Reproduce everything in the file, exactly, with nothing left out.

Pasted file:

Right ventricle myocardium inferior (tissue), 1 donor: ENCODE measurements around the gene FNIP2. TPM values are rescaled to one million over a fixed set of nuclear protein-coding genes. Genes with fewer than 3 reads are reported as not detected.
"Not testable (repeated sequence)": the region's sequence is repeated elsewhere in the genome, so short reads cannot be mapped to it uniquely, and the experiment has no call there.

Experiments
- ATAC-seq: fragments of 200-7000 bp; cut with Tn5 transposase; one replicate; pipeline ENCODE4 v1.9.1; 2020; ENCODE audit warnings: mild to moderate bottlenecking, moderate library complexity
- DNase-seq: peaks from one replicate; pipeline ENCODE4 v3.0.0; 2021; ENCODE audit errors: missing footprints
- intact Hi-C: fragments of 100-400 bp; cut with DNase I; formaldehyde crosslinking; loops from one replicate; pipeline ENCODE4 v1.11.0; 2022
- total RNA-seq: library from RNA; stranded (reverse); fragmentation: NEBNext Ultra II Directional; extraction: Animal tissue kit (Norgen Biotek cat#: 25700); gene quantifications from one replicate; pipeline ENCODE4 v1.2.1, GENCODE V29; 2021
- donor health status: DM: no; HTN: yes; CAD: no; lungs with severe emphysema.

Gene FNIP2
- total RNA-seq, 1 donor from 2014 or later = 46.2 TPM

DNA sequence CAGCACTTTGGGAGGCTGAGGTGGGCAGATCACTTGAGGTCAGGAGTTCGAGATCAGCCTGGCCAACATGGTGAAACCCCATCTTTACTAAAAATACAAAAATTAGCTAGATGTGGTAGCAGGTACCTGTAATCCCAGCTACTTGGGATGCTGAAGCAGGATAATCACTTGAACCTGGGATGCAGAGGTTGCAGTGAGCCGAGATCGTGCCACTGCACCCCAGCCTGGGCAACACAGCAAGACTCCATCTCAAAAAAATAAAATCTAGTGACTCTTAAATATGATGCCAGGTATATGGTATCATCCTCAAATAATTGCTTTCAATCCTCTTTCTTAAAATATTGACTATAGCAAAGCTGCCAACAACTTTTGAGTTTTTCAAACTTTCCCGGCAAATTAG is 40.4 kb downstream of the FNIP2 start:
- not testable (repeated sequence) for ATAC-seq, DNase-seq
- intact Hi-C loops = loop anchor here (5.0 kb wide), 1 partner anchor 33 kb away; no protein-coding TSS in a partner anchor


Right ventricle myocardium inferior (tissue), 1 donor: ENCODE measurements around the gene FNIP2. TPM values are rescaled to one million over a fixed set of nuclear protein-coding genes. Genes with fewer than 3 reads are reported as not detected.
"Not testable (repeated sequence)": the region's sequence is repeated elsewhere in the genome, so short reads cannot be mapped to it uniquely, and the experiment has no call there.

Experiments
- ATAC-seq: fragments of 200-7000 bp; cut with Tn5 transposase; one replicate; pipeline ENCODE4 v1.9.1; 2020; ENCODE audit warnings: mild to moderate bottlenecking, moderate library complexity
- DNase-seq: peaks from one replicate; pipeline ENCODE4 v3.0.0; 2021; ENCODE audit errors: missing footprints
- intact Hi-C: fragments of 100-400 bp; cut with DNase I; formaldehyde crosslinking; loops from one replicate; pipeline ENCODE4 v1.11.0; 2022
- total RNA-seq: library from RNA; stranded (reverse); fragmentation: NEBNext Ultra II Directional; extraction: Animal tissue kit (Norgen Biotek cat#: 25700); gene quantifications from one replicate; pipeline ENCODE4 v1.2.1, GENCODE V29; 2021
- donor health status: DM: no; HTN: yes; CAD: no; lungs with severe emphysema.

Gene FNIP2
- total RNA-seq, 1 donor from 2014 or later = 46.2 TPM

DNA sequence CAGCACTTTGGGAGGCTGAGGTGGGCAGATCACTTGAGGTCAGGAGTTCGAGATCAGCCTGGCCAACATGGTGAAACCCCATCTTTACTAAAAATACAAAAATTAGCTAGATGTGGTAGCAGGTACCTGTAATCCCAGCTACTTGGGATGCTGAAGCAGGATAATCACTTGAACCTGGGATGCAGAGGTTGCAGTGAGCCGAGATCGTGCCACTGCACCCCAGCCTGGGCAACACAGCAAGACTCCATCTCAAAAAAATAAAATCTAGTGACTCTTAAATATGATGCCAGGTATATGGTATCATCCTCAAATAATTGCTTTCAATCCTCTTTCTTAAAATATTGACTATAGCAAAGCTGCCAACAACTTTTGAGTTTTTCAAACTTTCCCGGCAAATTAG is 40.4 kb downstream of the FNIP2 start:
- not testable (repeated sequence) for ATAC-seq, DNase-seq
- intact Hi-C loops = loop anchor here (5.0 kb wide), 1 partner anchor 33 kb away; no protein-coding TSS in a partner anchor